Between serving as the rabbi at the Chabad of Oceanside, a chaplain for Mount Sinai South Nassau hospital and the Oceanside Fire Department, and a member of the chevra kadisha, or “secret society” that ensures that the bodies of deceased Jews are prepared for burial according to Jewish tradition, Levi Gurkov rarely has time to himself.
According to his friends, family members and Chabad congregants, he wouldn’t have it any other way.
“He’s like the psychologist in residence in Oceanside,” said Carol Katz, who has belonged to the Chabad for about 15 years. “If you have a question, a family problem, a personal problem, a marital problem, he’s there for you. He opens his doors. If he gets a call in the middle of the night, he’s there for the community. He will run if he thinks he’s needed.”
For all he has done for the community for the past two decades, especially during the coronavirus pandemic, Gurkov, 49, is the Herald’s 2020 Person of the Year.
Katz recalled that when her elderly mother, Miriam Ellenbogen, was frequently stuck at home alone because she didn’t work, Gurkov often stopped by to chat with her and keep her company, and was one of the first people to come to Katz’s house after her mother died about 12 years ago.
Gurkov and his wife of 26 years, Soshie, founded the Chabad of Oceanside 20 years ago, and have become a fixture in the community after two decades of service. Levi Gurkov was born in Montreal and moved to the U.S. in the early 1990s, settling in Brooklyn before moving to Oceanside, and graduated from the Rabbinical College of America. The Gurkovs raised seven children together, Liba (Zev Bumgarten), Menzel (Rivka), Chaya, Sara, Sunny, Tzippy and Chana, and have four grandchildren, Chuma, Musa, Chana and Sonia. Bumgarten, their son-in-law, affectionately known in the community as Rabbi Zev, also works at the Chabad.
Soshie Gurkov said her husband’s roles at MSSN, volunteering for the OFD, working as a member of the burial society and serving as the Chabad’s spiritual leader have all been amplified during the coronavirus pandemic.
“He was able to administer last prayers for people who were ill and dying,” she said. “He was able to comfort families at the fire station. He was there suiting up head to toe in protective gear to perform the proper Jewish burial, which includes many rituals. He took care of that. It didn’t matter if you were a member of the Chabad or not, he was there for anyone who needed him.”
The Gurkovs’ desire to get involved started decades ago, and came to fruition when Chabad of Mineola Rabbi Anchelle Perl appointed them to form the Chabad of Ocean-side in 2000. Perl said that Gurkov’s sense of commitment and community spirit ultimately led to his appointment as rabbi.
“He has an unsung-hero side to him, because outside of all the typical Chabad work that he’s doing in the area, how he reacted to [Hurricane] Sandy and now with Covid is extraordinary in a really hands-on way,” Perl said. “I think it’s an amazing partnership with his wife. They both are in this together in so many different ways. The approach, the programs, creating a way of reacting to Covid — neither of them got tired of it. They just kept going and are still doing it.”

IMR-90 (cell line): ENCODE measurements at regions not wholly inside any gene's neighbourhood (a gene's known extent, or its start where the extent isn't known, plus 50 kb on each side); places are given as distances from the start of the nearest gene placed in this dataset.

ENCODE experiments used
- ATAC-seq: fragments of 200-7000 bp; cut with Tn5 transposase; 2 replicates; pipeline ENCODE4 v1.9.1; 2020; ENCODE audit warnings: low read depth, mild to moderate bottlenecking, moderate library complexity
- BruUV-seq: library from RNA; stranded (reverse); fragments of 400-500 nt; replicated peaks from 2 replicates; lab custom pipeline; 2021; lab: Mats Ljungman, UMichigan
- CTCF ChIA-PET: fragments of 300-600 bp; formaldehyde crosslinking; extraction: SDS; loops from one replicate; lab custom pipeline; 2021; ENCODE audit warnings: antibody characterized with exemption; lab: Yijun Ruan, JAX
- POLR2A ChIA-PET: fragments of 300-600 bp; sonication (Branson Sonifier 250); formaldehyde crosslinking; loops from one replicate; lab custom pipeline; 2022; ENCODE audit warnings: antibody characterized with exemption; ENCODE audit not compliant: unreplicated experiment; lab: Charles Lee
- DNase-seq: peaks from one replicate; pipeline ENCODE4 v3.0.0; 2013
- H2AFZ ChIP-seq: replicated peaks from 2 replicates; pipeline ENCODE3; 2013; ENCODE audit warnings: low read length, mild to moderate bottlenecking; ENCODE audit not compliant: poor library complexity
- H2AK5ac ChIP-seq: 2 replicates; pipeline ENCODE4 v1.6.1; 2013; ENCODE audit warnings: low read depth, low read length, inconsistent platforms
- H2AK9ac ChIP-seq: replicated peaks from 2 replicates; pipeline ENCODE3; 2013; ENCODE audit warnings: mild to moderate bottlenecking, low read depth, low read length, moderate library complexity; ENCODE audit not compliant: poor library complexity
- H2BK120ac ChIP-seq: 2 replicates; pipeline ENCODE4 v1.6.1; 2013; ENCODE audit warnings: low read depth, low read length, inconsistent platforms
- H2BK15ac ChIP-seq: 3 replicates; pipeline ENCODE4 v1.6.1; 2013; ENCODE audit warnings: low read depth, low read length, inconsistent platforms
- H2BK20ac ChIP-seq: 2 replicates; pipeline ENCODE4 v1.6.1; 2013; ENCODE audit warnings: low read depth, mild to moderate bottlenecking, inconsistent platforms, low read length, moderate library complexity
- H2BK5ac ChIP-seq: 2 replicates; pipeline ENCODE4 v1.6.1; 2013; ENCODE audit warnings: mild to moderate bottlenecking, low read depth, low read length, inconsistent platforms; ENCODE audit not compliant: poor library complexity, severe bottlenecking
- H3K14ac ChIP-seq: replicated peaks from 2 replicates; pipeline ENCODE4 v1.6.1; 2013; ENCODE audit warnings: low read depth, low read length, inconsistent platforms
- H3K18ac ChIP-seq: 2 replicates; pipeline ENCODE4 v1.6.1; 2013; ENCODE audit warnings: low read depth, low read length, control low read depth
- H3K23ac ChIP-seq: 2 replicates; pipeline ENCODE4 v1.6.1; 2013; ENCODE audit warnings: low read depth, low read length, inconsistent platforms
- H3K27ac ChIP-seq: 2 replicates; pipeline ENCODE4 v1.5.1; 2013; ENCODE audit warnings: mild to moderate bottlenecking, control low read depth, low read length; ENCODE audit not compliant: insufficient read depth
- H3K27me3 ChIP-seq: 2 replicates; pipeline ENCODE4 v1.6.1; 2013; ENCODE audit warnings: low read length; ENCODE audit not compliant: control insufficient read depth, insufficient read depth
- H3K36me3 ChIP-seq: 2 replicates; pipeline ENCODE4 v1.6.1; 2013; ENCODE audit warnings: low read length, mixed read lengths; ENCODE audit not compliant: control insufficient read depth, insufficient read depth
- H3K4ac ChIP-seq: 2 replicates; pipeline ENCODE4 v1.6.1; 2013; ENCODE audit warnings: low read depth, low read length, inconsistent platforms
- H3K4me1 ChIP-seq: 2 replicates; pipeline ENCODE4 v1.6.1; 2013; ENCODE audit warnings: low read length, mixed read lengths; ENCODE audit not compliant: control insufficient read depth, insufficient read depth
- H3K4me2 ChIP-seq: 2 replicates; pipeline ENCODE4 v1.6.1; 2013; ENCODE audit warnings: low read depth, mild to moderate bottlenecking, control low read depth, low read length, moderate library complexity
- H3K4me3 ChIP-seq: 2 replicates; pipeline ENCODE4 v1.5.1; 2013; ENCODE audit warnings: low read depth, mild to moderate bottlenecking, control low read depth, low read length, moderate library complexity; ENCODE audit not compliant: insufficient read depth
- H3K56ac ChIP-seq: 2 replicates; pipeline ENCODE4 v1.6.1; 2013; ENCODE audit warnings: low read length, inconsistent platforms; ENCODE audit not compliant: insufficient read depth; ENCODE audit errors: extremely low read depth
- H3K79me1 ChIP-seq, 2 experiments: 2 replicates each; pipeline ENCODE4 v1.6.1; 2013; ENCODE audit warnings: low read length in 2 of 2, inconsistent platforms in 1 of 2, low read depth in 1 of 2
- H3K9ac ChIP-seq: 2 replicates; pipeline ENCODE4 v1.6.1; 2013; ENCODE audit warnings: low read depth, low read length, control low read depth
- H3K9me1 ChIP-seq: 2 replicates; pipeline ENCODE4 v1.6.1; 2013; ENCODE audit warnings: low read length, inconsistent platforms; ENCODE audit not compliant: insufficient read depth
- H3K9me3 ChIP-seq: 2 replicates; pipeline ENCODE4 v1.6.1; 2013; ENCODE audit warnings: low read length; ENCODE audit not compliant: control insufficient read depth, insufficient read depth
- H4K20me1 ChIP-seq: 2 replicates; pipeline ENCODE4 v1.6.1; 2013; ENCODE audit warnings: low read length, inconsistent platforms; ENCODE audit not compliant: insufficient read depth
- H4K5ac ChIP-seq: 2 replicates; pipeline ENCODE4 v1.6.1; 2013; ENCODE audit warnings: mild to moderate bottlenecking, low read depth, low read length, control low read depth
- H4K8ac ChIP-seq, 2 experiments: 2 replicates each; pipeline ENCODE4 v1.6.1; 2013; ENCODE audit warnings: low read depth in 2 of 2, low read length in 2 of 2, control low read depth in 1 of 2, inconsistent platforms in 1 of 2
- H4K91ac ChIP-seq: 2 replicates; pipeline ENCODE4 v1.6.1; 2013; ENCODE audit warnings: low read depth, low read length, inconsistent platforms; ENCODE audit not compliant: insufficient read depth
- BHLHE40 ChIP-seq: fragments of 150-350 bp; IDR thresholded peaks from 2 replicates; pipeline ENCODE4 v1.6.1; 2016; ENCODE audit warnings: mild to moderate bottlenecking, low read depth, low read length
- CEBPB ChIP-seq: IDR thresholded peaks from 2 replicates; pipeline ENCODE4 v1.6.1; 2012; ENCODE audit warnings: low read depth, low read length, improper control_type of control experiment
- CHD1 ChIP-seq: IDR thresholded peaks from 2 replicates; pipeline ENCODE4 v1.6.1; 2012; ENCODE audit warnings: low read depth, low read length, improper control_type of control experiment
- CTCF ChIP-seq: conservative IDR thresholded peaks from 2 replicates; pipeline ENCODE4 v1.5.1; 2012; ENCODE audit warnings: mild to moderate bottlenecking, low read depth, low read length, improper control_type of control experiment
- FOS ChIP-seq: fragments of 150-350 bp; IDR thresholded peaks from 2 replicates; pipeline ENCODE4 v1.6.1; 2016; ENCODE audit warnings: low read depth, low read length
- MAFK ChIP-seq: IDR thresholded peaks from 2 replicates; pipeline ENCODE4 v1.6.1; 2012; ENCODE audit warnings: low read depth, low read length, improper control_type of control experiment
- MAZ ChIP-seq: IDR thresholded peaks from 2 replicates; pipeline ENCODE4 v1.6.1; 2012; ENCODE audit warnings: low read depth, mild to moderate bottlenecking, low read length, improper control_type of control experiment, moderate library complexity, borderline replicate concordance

Gurkov was also instrumental in keeping the Chabad active at the height of the pandemic, quickly shifting classes and services to the video platform Zoom, going door to door to deliver care packages to those in need and to congregants before Friday evening Shabbat services, and sending gift bags to community members as well as going food shopping for seniors.
Additionally, the Chabad organized outdoor drive-in activities and celebrations during the summer, including a drive-by parade at MSSN to support front-line workers, and Gurkov offered several virtual celebrations for Rosh Hashanah and Yom Kippur. He also drove to congregants’ homes in his pick-up truck to provide them with a portable Sukkah, or hut, for Sukkot in September, and dropped more care packages and goodie bags during Thanksgiving and Hanukkah, which included pies and messages of gratitude and hope for the future.
Chabad member Ilyana Meyer said the entire Gurkov family has been there for the community during the pandemic.
“They have all been so instrumental in keeping our Jewish community engaged, seen and taken care of during the hardest of times,” she said. “They are true heroes and people who should be honored.”
Ilyana’s husband, Aaron Meyer, echoed her sentiments.
“Even all that we see is just the tip of the iceberg,” he said. “I guarantee that Rabbi Gurkov and his family are doing much more without seeking credit or acknowledgement in any way.”
When Gurkov isn’t racing around the community and helping others, Soshie said, he enjoys reading and bike riding with his daughters, and is also a history buff. She said her husband is fascinated by the stories of Holocaust survivors and will spend hours at a time listening to their harrowing journeys of survival. Under regular circumstances, he also loves to travel, Soshie said. She noted, however, that he is most happy when he is helping others.
“I know being married to him all the roles he plays, and for him it doesn’t matter, recognition or no recognition,” she said. “For him, he’s helping people, and that’s all that matters. People can turn to him, and he’ll be there for them.”
As much as the Gurkovs have provided for the community, Soshie said she was also touched by how residents banded together to help one another during the height of the pandemic and that residents have remained united as it rages on.
“We feel fortunate to be in this wonderful community,” she said. “It’s a real feeling of community here and we feel the love. As much as it’s been very challenging, it’s also been very rewarding. We know there is a light at the end of the tunnel, and when we get there, we’ll realize all of this had some light, too.”